He talked about his family, his girlfriend back in Estonia: “When I decided to come here, it was really hard for my girlfriend, but I told her ‘just one more year…'”

Type 84 mine and rocket found in February                      (Photo: Marcus Rhinelander)

On January 30th, Kaido was excavating a 122mm rocket outside Dafniyah when he discovered that it was carrying Type 84 mines.

“I saw one right there, on my shovel, and I froze. This was the same thing that took off Michael’s hand. Really bad.”

He carefully put the mine down, sealed off the area with warning tape and prepared to demolish it.

Two days later, I went to the site with the DCA team to photograph its detonation. First the team, led by Kaido and Albanian de-miner Pep Bytyci, evacuated the area around the site, posting sentries to warn people not to enter. Then they gingerly rigged explosives above the mine, took shelter several hundred meters away behind a house, and detonated the charge.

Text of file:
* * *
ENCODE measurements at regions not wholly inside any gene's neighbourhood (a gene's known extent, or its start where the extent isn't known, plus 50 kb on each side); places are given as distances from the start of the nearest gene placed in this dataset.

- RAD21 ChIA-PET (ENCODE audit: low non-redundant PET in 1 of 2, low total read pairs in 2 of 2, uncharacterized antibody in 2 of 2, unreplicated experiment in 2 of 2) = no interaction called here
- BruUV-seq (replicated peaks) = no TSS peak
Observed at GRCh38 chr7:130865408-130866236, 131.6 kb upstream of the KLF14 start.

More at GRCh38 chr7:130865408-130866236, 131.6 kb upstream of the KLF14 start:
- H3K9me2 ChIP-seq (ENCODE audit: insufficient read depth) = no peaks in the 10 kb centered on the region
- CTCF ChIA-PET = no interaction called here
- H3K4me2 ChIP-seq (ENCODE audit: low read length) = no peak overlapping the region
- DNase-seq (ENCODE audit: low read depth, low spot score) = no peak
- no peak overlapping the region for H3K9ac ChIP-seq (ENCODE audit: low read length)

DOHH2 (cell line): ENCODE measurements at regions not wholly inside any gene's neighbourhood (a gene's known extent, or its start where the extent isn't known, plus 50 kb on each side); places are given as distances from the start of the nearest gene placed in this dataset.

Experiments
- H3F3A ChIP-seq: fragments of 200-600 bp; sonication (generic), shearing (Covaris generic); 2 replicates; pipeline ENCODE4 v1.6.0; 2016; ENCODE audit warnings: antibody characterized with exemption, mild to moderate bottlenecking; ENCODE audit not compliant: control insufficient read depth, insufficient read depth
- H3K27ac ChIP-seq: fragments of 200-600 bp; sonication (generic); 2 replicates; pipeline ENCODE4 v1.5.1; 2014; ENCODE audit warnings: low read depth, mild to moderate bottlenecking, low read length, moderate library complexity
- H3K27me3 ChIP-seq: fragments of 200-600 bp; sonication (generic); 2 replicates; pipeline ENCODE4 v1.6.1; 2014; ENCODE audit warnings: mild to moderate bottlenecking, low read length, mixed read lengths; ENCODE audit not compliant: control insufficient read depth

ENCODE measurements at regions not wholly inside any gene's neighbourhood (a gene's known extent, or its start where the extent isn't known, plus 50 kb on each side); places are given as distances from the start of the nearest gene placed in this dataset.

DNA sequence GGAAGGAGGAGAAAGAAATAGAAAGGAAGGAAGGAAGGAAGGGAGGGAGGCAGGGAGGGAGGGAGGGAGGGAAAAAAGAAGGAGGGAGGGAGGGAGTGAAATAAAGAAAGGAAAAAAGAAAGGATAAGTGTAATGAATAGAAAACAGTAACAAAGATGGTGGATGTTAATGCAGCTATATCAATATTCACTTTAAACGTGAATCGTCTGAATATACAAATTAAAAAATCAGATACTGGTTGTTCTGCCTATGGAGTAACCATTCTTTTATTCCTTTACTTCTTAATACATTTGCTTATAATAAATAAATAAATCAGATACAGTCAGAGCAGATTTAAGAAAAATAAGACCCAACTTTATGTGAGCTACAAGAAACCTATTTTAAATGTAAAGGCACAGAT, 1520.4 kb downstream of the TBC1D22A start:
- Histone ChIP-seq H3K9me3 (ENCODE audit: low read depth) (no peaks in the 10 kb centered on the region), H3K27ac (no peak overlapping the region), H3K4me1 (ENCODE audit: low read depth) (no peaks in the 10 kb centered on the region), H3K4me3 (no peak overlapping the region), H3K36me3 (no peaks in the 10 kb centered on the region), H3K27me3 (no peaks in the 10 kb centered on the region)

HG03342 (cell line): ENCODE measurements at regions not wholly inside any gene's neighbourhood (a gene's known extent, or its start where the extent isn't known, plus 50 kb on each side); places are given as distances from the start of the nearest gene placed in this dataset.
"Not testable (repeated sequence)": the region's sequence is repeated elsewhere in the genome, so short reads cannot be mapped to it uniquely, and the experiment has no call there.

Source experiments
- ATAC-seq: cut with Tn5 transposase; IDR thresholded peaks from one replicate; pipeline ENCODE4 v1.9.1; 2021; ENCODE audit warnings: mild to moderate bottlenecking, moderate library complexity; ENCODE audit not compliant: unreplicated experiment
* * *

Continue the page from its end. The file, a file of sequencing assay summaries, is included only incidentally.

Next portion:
Once again, the Type 84 mine was so tough that the explosion blew it apart but left the fuse intact. After the accident the previous November, the team was extra cautious. Another demolition was needed to destroy the fuse. Then the team turned to the rocket itself, still buried in the ground nearby. They had no way of knowing if the other seven mines carried in the rocket had already deployed or were still buried with the warhead. Taking no chances, the team dug two deep trenches next to the rocket, buried two large explosive charges, and destroyed it in place. Examining the huge crater left by the explosion, Kaido told me “I’m just happy that it’s gone.”

Keerdo setting up a perimeter to protect civilians before exploding a mine (Photo: Marcus Rhinelander)

The chain of events that led up to Kaido’s death began early in the morning of Thursday, March 1st at a checkpoint in Dafniyah, a village on the main road between Tripoli and Misrata. The checkpoint, one of many built during the revolution from stacked shipping containers, was manned by one of the most notorious of the qatibas, “brigades,” the militias that have dominated Libya since the revolution.